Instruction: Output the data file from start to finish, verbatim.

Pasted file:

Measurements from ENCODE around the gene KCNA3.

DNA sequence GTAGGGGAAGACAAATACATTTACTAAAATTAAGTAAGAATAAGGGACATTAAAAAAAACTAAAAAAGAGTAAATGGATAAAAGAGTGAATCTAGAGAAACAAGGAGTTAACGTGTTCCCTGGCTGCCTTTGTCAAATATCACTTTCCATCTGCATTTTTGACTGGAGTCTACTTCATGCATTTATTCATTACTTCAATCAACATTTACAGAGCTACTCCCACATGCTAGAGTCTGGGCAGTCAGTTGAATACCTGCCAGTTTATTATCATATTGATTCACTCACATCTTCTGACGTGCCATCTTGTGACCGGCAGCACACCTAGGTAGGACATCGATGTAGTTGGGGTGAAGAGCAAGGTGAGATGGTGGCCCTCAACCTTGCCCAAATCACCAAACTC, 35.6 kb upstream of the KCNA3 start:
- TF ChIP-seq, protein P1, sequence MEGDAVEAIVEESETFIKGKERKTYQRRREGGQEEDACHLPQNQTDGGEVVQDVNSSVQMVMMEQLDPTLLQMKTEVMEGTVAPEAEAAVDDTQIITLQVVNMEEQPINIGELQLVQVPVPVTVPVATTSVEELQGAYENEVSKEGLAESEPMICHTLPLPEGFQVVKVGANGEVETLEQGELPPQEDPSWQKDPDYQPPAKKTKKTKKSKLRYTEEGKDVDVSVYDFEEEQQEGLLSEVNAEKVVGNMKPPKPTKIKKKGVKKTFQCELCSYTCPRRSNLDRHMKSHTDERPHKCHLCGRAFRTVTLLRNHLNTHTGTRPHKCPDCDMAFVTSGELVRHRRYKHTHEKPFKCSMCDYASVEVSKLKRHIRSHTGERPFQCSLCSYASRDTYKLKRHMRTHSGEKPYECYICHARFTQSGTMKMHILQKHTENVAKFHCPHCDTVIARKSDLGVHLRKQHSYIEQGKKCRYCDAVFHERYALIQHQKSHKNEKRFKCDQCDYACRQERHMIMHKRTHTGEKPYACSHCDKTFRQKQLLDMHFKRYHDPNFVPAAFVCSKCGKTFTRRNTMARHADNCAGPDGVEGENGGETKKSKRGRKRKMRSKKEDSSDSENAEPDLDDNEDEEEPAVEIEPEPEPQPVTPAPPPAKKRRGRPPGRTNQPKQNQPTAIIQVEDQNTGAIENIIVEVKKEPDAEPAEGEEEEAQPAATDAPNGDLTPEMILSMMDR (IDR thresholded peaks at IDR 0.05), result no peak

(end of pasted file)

Measurements from ENCODE around the gene KCNA3.

DNA sequence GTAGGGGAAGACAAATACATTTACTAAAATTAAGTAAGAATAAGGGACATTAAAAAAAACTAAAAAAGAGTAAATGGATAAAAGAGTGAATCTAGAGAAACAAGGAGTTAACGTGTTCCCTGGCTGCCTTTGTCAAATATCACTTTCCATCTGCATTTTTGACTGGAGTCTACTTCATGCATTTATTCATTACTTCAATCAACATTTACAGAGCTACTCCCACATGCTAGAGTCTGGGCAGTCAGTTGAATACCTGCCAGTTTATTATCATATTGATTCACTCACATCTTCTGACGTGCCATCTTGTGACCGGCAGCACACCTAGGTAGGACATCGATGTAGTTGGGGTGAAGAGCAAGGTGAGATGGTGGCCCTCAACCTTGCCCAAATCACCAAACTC, 35.6 kb upstream of the KCNA3 start:
- TF ChIP-seq, protein P1, sequence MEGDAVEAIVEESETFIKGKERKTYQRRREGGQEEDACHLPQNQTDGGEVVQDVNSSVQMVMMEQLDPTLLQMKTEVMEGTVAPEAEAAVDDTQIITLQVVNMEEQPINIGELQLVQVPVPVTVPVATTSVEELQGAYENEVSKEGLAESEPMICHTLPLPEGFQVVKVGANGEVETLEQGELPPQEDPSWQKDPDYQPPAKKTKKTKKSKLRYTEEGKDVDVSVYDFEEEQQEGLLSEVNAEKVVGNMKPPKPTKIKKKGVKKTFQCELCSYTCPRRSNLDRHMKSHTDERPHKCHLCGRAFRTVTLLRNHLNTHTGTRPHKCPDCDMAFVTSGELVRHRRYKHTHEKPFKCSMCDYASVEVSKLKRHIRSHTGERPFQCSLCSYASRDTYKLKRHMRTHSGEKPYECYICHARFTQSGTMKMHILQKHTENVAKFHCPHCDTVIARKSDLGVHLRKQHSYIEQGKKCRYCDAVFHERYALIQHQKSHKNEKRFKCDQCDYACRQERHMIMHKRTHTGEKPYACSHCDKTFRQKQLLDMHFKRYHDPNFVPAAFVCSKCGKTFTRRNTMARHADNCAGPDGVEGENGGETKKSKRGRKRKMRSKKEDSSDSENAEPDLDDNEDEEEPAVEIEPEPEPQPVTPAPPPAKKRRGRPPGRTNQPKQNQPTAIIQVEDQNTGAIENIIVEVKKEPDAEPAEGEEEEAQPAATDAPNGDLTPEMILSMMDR (IDR thresholded peaks at IDR 0.05), result no peak